Daniel Voth, Assistant Professor, Department of Political Science
“Testing the Ties that Bind: Indigenous Women, Kinship, and Politics in Métis and Halfbreed Identity at Red River”

In 1869/70 Canada sought to expand its territory westward into the Red River Valley. In that act, the settler state encountered indignant Indigenous peoples who called themselves Métis and Halfbreeds. Scholars have struggled to know if these people were a single, unified Indigenous people, or if the Métis and Halfbreeds should be seen as two distinct, and divided Indigenous peoples. The literature on the debate tends to privilege the perspectives of Indigenous male elites, settler clergy, and European identities. My project will take up the question of Métis/Halfbreed identity and cohesion in 1869/70 by focusing on the way Métis and other Indigenous women anchor Indigenous identity and community, and then by examining how this shapes our understanding of the Red River community’s political positions–taken in response to the expanding settler state.

Wayne O. McCready Fellowship for an Emerging Scholar
Susan Cahill, Assistant Professor, Department of Art
“States of Observance: The Art of Surveillance in Canada after 2001”

How is surveillance depicted, visualized, and imagined by creative practitioners within the Canadian context? How can art provoke new ways of seeing surveillance systems in Canada post-9/11, a period marked by elevating concerns about security and intensifying surveillance tactics? Creative practices offer a singular viewpoint into discussions on the topic, because they surveil the agents and systems of surveillance, and present them to audiences in ways that can reveal the often invisible and unquestioned logic that governs them. This research program brings together creative practices as critical contributions to debates on Canadian surveillance systems. It uses the revisualization of surveillance structures offered by artworks to re-imagine and de-stabilize the processes, technologies, and agents that have contributed to normalizing surveillance and surveillant viewing in the present historical moment.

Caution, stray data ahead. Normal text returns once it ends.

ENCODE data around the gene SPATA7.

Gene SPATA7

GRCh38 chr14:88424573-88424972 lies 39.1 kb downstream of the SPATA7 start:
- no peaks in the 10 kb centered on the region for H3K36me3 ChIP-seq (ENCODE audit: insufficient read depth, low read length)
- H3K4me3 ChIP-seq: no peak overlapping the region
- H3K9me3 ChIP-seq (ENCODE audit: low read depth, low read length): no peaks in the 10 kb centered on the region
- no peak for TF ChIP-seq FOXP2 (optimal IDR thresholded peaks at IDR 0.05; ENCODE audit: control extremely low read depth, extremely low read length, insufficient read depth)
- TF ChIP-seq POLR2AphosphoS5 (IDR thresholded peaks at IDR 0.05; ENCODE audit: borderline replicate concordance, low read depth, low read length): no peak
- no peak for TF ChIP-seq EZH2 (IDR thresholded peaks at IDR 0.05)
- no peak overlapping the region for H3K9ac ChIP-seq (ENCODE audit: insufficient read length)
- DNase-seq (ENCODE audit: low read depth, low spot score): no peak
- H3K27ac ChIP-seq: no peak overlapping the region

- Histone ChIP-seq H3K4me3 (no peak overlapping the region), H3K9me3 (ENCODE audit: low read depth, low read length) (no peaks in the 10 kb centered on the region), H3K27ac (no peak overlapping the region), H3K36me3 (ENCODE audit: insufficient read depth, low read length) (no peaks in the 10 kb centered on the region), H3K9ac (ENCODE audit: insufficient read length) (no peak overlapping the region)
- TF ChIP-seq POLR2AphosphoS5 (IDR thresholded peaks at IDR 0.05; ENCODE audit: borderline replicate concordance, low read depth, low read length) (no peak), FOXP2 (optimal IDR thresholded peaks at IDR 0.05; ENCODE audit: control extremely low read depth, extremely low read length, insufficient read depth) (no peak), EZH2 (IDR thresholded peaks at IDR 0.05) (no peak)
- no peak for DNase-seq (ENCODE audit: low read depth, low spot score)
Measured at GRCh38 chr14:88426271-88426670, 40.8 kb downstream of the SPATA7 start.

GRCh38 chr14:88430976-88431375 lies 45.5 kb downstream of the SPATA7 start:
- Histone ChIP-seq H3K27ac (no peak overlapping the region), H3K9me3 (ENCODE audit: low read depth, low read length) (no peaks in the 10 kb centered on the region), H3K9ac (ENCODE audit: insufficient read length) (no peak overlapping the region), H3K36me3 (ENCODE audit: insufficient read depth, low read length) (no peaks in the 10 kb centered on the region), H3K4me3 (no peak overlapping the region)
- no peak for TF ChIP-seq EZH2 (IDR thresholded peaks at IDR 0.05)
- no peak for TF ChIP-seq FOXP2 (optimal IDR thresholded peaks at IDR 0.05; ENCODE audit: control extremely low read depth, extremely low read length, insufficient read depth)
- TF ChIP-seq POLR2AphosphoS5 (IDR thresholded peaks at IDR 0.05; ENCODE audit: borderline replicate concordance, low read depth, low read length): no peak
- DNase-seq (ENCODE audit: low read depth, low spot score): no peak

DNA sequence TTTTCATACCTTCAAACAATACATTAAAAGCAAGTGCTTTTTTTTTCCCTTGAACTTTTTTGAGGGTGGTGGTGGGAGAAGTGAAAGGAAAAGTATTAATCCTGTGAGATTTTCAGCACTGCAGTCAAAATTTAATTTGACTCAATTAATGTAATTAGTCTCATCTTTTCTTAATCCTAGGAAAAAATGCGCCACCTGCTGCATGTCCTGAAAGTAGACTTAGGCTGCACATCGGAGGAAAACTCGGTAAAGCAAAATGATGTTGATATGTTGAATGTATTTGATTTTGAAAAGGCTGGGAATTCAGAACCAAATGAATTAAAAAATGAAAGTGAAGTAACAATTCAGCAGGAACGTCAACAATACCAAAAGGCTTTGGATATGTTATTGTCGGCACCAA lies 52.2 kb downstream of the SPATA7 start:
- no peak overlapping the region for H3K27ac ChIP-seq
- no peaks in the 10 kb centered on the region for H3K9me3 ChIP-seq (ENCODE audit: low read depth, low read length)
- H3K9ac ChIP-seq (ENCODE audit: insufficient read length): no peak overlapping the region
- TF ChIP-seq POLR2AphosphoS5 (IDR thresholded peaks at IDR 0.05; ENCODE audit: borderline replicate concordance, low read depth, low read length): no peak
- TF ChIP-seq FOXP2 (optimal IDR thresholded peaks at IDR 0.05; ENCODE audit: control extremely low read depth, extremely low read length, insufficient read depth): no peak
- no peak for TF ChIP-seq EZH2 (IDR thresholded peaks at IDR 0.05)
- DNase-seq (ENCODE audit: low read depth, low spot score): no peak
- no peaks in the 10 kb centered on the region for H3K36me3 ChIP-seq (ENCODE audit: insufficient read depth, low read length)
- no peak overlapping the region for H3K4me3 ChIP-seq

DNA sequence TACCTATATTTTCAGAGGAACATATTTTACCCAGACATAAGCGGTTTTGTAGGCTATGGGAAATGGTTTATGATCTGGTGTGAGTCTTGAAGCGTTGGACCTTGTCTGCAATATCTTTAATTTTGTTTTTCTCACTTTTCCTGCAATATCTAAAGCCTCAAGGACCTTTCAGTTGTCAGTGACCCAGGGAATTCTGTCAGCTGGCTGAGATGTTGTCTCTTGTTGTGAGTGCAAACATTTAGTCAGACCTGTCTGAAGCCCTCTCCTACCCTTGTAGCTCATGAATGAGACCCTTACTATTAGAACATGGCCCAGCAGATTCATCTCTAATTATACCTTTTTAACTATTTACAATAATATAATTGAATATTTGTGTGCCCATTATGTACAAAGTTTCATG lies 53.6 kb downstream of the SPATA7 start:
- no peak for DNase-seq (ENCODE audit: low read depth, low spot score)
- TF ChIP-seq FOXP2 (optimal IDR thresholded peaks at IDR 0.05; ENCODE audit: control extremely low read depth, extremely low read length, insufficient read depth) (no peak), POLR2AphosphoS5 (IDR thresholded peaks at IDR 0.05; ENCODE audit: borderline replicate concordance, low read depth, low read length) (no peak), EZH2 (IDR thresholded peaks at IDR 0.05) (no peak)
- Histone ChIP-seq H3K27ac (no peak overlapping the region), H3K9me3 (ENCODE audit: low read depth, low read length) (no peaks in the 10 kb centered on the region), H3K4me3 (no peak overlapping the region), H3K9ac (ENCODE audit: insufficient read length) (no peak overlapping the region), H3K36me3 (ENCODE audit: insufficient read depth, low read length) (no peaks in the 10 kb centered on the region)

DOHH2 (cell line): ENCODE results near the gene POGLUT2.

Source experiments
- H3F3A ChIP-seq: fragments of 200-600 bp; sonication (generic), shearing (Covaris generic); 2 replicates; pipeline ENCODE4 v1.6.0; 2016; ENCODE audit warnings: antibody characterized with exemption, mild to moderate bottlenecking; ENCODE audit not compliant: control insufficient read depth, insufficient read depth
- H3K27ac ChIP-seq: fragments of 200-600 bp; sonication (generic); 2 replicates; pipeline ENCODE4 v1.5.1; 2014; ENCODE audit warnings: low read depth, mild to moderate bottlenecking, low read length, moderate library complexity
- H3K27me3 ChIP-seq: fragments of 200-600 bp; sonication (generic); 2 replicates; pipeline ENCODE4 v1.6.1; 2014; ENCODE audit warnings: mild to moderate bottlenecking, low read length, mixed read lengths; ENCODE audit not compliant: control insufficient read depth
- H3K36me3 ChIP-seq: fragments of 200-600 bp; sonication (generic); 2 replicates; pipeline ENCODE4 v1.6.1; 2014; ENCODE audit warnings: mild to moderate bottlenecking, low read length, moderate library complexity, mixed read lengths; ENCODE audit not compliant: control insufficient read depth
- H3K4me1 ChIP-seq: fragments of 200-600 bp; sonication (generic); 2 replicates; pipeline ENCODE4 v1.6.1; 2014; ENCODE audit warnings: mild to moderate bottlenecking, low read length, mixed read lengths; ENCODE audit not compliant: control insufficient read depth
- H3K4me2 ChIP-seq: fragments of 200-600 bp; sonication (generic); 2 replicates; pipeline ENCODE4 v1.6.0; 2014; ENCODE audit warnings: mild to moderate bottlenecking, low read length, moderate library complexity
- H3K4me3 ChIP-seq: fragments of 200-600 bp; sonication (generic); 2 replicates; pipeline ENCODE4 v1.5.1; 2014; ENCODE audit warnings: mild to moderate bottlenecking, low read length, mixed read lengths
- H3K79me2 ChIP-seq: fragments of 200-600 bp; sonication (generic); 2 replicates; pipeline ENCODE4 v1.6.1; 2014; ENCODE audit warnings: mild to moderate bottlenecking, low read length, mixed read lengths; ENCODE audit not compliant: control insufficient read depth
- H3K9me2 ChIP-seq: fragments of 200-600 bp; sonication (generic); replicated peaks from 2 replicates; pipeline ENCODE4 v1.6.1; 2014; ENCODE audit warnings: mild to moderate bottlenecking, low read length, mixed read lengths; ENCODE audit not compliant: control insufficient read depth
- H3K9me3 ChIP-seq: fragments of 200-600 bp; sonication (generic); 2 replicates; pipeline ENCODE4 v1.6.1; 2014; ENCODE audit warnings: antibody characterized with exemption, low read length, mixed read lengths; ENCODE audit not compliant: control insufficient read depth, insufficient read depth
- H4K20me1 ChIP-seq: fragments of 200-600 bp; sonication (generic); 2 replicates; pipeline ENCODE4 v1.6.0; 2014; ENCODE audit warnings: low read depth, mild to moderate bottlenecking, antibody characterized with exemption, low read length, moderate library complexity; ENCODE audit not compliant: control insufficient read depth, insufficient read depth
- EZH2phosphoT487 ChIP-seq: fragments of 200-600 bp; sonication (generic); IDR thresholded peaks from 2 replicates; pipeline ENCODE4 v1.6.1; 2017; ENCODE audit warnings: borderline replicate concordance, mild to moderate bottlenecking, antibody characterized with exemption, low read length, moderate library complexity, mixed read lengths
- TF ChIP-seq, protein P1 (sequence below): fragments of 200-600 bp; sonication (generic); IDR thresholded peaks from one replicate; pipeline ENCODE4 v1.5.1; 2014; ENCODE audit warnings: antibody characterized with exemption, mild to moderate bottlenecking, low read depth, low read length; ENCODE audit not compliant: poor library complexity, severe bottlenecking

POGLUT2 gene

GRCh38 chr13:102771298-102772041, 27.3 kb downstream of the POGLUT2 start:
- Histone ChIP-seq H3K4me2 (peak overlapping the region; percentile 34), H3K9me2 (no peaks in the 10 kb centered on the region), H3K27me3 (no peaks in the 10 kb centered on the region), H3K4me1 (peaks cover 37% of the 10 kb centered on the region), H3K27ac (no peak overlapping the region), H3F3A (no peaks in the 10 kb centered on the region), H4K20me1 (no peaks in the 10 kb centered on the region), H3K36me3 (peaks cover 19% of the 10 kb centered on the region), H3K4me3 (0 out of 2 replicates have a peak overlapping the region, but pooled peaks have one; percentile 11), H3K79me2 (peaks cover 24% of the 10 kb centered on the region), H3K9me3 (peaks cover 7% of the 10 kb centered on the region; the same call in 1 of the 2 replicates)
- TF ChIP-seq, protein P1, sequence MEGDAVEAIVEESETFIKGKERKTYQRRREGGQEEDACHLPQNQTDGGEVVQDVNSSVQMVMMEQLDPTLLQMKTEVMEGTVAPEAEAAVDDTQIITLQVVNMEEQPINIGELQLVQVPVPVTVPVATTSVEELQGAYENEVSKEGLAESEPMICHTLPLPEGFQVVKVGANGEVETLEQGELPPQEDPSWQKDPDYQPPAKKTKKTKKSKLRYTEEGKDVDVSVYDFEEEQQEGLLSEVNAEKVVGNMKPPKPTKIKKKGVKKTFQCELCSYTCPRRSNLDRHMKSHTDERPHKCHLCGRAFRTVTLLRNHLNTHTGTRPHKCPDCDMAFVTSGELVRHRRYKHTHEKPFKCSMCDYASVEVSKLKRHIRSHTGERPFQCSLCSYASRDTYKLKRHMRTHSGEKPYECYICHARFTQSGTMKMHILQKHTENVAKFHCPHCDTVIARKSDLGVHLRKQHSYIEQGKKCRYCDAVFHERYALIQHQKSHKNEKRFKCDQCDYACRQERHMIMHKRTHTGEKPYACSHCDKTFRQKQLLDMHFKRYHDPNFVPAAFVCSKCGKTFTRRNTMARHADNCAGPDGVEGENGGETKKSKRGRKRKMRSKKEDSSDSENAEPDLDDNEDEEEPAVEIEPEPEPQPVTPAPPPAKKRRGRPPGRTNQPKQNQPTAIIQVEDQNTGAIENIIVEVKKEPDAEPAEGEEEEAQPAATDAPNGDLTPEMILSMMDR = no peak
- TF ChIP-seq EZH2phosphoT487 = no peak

Frances Spratt Graduate Student Fellowship
Joshua Whitehead, Doctoral Student, Department of English
“Feral Fatalisms: An Indigiqueer Manifesto”

In our post-Residential, pro-TRC cultural moment we bear witness and are accountable to a wave of ninety-four calls to action, all of which make Two-Spirit/Indigiqueer livelihoods and politics peripheral. My project aims to answer two primary questions: what is the hi/story of Two-Spirit/Indigiqueer peoples when removed from the romantic, anthropologic, and literary domain of the assigned term “berdache”? And how do we self-define within our communities when those communities adopt heteropatriarchy as tradition? My project braids together Western schools of theory, mainly queer theory and affect studies, with decolonial and Indigenous (nehiywak/Cree) epistemologies and languages in order to etch out space for queerness and Indigeneity to work across boundaries, borders, and bodies of literature. I label my project a manifesto as this form allows me to fuse together critical analysis and oral storytelling to allow a more holistic, land and cultural based approach to reading and writing theory.